Vietnam Human Rights Defenders Weekly October 10-16, 2016: Vietnam Arrests Prominent Human Rights Defenders on Allegation of Anti-state Propaganda

dtd-6-150x150

By Defend the Defenders, October 16, 2016

[themify_box style=”blue comment rounded”]

On October 10, security forces in the central province of Khanh Hoa arrested prominent blogger and human rights defender Nguyen Ngoc Nhu Quynh, saying they will hold her for the next four months to investigate charges of anti-state propaganda under Article 88 of the Penal Code.

After Quynh’s arrest, many democratic governments such as the U.S., the UK, and Germany and the EU as well as many international human rights organizations such as the Stockholm-based Civil Rights Defenders, the London-based Amnesty International, the New York-based Human Rights Watch and the Dublin-based Front Line Defenders have condemned the arrest and urged Hanoi to release her unconditional and immediately.

On October 14, UN High Commissioner for Human Rights Zeid Ra’ad Al Hussein expressed his concern about a growing crackdown by the Vietnam government on human rights defenders, including the arrest of Ms. Quynh, a popular blogger and government critic.

He also said “Article 88 effectively makes it a crime for any Vietnamese citizen to enjoy the fundamental freedom to express an opinion, to discuss or to question the Government and its policies,” and “The overly broad, ill-defined scope of this law makes it all too easy to quash any kind of dissenting views and to arbitrarily detain individuals who dare to criticize government policies.”

He urges Vietnam’s government to abide by its obligations under human rights law, to drop these charges against Ms. Quynh and to release her immediately.

The Brotherhood of Democracy said its member Hoang Van Giang from the central province of Thanh Hoa was sentenced to three years in prison on charge of anti-state propaganda under Article 88 in a secret trial in August. His family was not informed about the trial.

A medical doctor, Giang was arrested on October 14 last year and initially charge with drug possession.

And other important news

[/themify_box]

 

===== October 10 =====

Vietnam Arrests Human Rights Defender on Allegation of Anti-state Propaganda

On October 10, security forces in Vietnam’s central province of Khanh Hoa arrested prominent human rights defender Nguyen Ngoc Nhu Quynh and charged her with conducting anti-state propaganda under Article 88 of the Penal Code.

Local activists reported that Ms. Quynh was detained at around 10AM when she was assisting Ms. Nguyen Thi Nay in contacting with her son Nguyen Huu Quoc Duy, who was sentenced to three years in prison in August, also under Article 88.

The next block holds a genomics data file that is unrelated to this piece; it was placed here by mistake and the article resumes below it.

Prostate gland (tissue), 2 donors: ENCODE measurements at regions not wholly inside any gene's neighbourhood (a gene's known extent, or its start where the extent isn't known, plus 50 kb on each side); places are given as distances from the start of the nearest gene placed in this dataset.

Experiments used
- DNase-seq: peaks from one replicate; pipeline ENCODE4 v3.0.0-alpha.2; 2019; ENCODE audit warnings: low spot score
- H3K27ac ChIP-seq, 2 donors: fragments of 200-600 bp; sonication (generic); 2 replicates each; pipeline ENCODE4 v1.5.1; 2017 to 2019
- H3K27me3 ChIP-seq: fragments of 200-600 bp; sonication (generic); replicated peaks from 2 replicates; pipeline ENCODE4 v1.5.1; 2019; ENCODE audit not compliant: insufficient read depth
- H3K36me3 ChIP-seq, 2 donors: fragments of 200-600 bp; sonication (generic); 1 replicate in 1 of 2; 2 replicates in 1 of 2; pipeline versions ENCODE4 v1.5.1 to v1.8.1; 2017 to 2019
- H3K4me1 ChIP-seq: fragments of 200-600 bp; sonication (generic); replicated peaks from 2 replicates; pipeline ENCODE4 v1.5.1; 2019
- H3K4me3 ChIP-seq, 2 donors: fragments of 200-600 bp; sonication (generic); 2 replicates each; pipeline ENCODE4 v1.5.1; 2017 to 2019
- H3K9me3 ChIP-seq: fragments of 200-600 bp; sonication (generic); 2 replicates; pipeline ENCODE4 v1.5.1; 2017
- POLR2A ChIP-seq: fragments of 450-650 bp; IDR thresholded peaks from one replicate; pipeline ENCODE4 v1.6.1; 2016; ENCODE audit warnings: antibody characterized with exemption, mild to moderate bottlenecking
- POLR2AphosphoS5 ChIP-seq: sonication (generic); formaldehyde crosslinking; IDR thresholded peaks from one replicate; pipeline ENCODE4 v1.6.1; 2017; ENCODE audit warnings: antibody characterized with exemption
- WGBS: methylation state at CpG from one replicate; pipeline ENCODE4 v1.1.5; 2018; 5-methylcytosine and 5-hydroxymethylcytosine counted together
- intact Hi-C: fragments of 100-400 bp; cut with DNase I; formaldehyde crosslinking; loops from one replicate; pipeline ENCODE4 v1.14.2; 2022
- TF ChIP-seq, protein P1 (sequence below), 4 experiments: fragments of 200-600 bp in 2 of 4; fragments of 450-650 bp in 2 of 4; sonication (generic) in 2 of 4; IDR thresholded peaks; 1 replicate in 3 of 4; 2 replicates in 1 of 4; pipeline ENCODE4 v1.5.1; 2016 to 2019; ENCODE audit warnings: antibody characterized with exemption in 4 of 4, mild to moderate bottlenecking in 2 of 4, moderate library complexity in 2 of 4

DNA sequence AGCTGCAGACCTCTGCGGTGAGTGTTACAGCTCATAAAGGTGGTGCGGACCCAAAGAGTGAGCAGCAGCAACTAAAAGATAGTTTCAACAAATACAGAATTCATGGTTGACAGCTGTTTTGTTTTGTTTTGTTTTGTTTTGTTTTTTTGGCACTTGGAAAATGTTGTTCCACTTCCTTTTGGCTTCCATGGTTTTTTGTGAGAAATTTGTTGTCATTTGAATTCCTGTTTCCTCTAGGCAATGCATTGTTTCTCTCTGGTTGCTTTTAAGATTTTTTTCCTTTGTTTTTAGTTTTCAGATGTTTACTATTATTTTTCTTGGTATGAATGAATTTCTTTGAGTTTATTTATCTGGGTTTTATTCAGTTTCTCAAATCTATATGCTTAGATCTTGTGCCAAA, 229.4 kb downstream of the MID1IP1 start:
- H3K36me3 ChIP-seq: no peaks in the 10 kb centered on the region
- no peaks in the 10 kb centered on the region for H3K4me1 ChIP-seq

Police arrested her when the two females went to a detention facility where Duy is held. Later, the police brought Quynh to her private residence and conducted search for documents until 3PM.

Police announced that they will detain her for four months to investigate her activities. Her mother reportedly asked to see the arrest warrant but the police refused to show it.

The arrest was based on her 400 articles about police torture posted on her Facebook account. Accordingly, the articles documented 31 cases in which suspects died during detention in police custody. The documentation, based on state media, has distorted the police forces, state media said, citing information from police.

If found guilty, Quynh may face imprisonment up to 20 years in prison according to the Penal Code.

Authorities in Nha Trang deployed a large number of police officers to block the areas around her private residence in Nha Trang city. Some local activists tried to come to collect information on the case but they were kept away from the scene.

Ms. Quynh is a well-known blogger writing under the penname Me Nam (Mother Mushroom). She is also known for activities promoting human rights. She is one of the leading figures of the unsanctioned Vietnam Blogger Network which fights for freedom of press in the country.

In 2015, she was honored with Civil Rights Defender of the Year Award by the Stockholm-based Civil Rights Defenders.

She has been subjected to constant persecution at the hands of Vietnam’s police for years, including being banned from international travel.

Vietnam has intensified its crackdown on local political dissidents, social activists and human rights defenders. In addition to sentencing 18 activists so far this year, the communist government has launched a wave to violent assaults against many others.

In the most recent case, police in the southern city of Vung Tau on October 8 detained over two dozens of activists who attended a workshop on civil society. Police confiscated their cell phones and cameras and interrogated them. During questioning, they brutally beat many activists, including Ms. Nguyen Thuy Quynh and Mr. Le Cong Dinh.

Vietnam has used controversial articles such as 79, 88 and 258 in the Penal Code to silence local dissidents, social activists and human rights defenders. So far this year, it has imprisoned 18 activists on allegation of anti-state activities.

Last month, Amnesty International has urged Vietnam to release 82 prisoners of conscience, including human rights lawyer Nguyen Van Dai, who was arrested on December 16 last year and charged with anti-state propaganda under Article 88.

According to Human Rights Watch, Vietnam holds around 130 political prisoners.